Design History and importing

Tutorial series: Introducing Shapr3D basics

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What you'll learn

Get tips for importing and assembling models, working the Design History to keep the model precise and history organized.

Transcript

00:00

We have two more parts to put on, so let's file, import current project, get the rod clamp, open this up.

00:11

And now we'll align this part, click on it, go to align, and we want to drag this onto...

00:22

Snap that into place, flip it over, and click on Done. Now we can rotate this part. Double click on the part to rotate it, move the center to the hole, grab the curved arrow, and snap it into place.

00:43

We've got a couple more parts, so let's show the casting again. And...

00:52

going to need to move this entire assembly down, but let's get some of the other parts in here first. The next step is to assemble the pin in here, and let's again turn off the casting to do this. We'll go to File, Import to Current. We'll bring in the pin, open, Align, snap this into place. We'll go again to import another part, and this will be...

01:22

the piston itself. Now let's try to get the piston aligned on this pin. So we'll grab the inside face here, go to align, and grab this outside dot and pull that onto the pin. We can see this is headed the wrong direction, so we flip it. And as we move this up and down, we should get

01:51

coplanar arcs tooltip that shows up. Again it's off by the amount of the chamfer so let's move the amount of the chamfer which is 0.03125 and say OK. And finally we know we need to spin this 180 degrees so that's good. Now this

02:21

but we still haven't got the sub-assembly located within the overall casting. So we can turn the casting back on and grab all of these parts, select one, shift select the last one and reposition so we can see this, move it down into place.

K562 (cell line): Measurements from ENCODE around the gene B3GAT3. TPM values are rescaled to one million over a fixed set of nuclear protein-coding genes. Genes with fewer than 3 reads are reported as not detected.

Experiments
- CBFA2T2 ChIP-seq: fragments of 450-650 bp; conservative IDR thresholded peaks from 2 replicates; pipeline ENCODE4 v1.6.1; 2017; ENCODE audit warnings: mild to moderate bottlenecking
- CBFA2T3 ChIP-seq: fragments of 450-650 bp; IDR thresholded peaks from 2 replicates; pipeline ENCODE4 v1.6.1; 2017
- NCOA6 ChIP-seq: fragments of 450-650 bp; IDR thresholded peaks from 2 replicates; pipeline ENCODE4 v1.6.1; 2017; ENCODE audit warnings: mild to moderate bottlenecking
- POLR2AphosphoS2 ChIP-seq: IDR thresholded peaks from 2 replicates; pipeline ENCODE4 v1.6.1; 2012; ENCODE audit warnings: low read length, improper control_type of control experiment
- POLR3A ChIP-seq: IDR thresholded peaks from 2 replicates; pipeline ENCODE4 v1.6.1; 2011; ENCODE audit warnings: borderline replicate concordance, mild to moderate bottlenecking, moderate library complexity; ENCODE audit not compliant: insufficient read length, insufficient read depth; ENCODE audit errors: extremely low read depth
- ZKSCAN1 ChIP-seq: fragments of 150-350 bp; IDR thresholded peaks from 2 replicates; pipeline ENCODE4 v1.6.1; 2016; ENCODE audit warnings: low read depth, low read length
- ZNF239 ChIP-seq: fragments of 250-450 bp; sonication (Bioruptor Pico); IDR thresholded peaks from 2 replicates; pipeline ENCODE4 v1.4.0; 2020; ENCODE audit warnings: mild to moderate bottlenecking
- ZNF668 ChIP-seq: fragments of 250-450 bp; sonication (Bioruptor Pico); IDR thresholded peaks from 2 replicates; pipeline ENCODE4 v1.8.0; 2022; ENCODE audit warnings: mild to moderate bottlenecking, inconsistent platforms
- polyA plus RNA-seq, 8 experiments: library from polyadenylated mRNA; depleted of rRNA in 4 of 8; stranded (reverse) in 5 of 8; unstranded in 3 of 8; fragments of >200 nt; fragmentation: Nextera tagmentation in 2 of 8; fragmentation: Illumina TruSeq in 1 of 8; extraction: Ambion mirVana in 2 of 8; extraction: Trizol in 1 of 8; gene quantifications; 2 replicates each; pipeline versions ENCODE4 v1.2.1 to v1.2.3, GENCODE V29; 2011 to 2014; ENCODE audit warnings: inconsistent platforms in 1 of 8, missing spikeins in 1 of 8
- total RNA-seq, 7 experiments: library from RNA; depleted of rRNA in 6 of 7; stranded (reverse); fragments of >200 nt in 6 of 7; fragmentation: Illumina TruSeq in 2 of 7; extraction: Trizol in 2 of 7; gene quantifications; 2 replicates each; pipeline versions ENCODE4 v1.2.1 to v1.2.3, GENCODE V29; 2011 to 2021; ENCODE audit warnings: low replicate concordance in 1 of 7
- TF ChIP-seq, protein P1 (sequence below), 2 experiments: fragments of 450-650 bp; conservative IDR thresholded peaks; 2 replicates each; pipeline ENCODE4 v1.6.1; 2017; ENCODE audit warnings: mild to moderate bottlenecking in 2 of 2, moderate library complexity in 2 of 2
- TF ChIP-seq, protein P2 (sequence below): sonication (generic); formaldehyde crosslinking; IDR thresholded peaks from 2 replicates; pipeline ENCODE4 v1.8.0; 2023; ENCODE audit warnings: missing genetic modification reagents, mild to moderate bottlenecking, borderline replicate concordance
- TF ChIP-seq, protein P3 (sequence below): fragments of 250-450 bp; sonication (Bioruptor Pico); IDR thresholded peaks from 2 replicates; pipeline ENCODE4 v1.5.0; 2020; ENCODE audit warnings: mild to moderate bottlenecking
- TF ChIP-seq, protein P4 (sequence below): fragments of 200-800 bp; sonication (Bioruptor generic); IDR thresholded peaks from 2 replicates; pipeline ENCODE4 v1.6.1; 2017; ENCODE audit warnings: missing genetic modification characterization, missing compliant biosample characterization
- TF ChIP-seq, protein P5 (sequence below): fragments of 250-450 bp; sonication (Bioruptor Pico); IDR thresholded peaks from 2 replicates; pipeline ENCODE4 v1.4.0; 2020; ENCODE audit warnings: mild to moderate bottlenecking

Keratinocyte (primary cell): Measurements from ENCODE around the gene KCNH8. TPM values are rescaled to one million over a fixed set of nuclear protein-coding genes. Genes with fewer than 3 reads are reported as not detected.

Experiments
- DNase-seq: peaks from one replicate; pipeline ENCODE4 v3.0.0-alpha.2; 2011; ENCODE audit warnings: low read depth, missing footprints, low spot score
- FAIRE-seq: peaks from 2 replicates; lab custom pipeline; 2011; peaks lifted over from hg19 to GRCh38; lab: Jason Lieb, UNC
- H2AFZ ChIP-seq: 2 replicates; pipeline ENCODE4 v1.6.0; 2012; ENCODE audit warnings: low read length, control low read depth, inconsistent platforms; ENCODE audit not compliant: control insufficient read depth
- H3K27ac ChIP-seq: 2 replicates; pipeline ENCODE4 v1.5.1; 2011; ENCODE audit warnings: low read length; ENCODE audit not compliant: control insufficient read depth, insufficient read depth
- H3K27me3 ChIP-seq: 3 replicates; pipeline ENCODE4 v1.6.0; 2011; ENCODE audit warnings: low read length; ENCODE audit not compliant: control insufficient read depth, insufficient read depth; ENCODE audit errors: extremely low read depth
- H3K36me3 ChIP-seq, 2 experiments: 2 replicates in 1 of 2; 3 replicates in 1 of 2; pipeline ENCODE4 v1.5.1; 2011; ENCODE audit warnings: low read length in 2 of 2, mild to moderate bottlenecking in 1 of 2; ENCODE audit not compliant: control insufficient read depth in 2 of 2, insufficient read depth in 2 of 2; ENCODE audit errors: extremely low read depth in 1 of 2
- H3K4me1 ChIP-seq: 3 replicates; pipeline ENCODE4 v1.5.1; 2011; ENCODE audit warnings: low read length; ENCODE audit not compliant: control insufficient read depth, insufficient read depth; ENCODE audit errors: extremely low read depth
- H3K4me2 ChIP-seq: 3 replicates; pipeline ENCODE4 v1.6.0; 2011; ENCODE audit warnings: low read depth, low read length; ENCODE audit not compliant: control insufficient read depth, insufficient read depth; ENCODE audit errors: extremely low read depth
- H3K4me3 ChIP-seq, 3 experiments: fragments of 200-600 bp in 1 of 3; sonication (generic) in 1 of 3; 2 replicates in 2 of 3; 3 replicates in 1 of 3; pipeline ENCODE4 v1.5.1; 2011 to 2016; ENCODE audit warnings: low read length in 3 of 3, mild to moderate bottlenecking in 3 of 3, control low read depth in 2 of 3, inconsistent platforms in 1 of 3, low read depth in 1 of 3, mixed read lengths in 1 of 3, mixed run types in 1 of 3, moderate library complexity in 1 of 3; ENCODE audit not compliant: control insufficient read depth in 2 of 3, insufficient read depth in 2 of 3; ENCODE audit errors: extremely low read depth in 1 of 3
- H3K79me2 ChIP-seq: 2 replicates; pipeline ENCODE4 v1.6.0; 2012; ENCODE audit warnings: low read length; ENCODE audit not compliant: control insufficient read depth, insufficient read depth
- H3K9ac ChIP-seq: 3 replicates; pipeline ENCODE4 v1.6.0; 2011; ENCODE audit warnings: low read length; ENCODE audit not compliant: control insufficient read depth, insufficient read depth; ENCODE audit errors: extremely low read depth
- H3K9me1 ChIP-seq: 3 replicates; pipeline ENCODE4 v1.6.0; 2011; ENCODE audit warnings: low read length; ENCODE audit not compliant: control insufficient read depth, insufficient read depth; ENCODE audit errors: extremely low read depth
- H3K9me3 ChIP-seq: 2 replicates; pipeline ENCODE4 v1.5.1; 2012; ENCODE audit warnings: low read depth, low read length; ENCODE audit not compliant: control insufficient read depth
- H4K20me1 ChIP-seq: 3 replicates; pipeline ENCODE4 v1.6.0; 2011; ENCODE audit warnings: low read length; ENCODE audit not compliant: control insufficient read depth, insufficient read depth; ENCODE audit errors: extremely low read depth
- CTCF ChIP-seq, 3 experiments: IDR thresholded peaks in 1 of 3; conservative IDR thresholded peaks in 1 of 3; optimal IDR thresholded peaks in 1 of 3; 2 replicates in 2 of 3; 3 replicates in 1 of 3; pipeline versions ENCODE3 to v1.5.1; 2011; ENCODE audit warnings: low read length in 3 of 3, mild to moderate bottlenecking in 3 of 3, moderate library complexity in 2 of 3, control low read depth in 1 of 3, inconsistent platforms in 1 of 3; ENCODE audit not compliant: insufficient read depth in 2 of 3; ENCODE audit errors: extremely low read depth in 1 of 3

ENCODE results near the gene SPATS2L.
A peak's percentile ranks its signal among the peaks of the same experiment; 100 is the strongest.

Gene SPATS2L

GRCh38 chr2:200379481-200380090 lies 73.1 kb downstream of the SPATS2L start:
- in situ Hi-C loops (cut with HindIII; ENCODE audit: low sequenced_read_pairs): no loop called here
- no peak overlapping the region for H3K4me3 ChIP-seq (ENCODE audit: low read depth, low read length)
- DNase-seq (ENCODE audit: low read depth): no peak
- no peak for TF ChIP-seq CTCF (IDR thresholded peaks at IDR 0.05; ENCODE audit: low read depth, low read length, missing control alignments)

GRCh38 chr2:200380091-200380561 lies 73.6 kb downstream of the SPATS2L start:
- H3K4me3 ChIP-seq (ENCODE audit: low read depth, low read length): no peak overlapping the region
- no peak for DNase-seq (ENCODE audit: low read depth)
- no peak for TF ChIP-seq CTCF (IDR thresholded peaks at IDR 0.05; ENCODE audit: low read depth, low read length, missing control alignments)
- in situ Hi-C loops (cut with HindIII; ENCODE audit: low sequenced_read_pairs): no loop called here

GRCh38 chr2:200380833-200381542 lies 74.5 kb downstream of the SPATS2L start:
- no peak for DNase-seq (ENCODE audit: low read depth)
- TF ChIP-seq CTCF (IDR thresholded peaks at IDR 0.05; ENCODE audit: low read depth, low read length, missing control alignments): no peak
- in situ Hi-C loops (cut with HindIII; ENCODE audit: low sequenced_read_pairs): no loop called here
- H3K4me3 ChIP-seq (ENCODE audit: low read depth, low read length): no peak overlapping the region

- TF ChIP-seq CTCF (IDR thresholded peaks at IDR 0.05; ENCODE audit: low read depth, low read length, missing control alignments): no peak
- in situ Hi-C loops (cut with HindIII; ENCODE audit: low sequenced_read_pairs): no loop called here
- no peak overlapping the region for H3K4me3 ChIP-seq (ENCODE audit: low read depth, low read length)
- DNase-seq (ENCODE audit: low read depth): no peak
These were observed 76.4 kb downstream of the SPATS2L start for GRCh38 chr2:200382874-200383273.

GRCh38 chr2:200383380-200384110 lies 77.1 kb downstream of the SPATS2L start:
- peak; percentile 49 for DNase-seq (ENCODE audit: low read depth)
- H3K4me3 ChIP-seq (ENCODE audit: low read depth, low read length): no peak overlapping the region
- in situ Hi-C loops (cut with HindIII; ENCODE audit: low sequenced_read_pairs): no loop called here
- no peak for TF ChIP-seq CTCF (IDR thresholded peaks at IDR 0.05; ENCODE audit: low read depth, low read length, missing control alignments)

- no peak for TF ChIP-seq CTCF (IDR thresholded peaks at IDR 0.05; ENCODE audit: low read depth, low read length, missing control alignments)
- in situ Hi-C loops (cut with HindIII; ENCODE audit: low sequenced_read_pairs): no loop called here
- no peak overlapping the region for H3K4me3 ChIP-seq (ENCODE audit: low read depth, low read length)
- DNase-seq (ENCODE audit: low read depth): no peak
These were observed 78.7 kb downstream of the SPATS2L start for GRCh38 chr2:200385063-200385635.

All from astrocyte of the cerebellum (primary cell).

02:49

And now we've got our casting with all of these parts in the maximum position. And more than that, we have a list of the operations that it took to get here. If you don't want to see these, you can always turn off the display of the history, but the history will always be there. Remember also that if you want to delete one of these parts, you should really go to the history list to do that.

03:19

rather than the the items list. Let's see what happens if we go back to the second part that we put into the assembly and just delete it from the items list. Okay, the rest of the parts stay there. That's what we would expect. But it shows up as a deletion in the history list rather than just deleting the part itself from the history list. Remember that Shapr3D is going to go through this

03:49

and recalculate everything in the list. And so the longer the list gets, the more things that it has to recalculate. So if you can do operations that you don't need to be history-based without adding more items to the history list, you're better off. So instead of deleting that item from the items list, I should have deleted it from the history list. So let's...

04:18

Ctrl Z to get that part back. Okay, and that gets rid of the delete item in the history list. Now we'll go to the import part up here, click on the dot dot dot and do delete. And notice that now we're getting some errors because some of these functions have lost their references. To get that back, just hit Ctrl Z and everything goes back the way it was.

 

Try it yourself

Intro-Shapr3D-motorcycle.png
Motorcycle
Download
Intro-Shapr3D-Motorcycle-cover.png
Motorcycle cover
Download
Intro-Shapr3D-piston.png
Piston
Download
Intro-Shapr3D-piston-rod.png
Piston rod
Download
Intro-Shapr3D-rod-clamp.png
Rod clamp
Download
Intro-Shapr3D-Model-4-motorcycle-wheel.png
4 motorcycle wheel
Download
Intro-Shapr3D-frame.png
Frame
Download
Intro-Shapr3D-Model-block-casting.png
Block casting
Download

 

About the instructor

Instructor-Matt-Lombard.png

Matt Lombard is an independent product development professional, working in the field for 30 years. He has done a variety of work from plastics design and surfacing work to writing instructional and reference materials and writing about the engineering technology industry. Matt has also served as CAD Admin, PDM implementor, and engineering process consultant.




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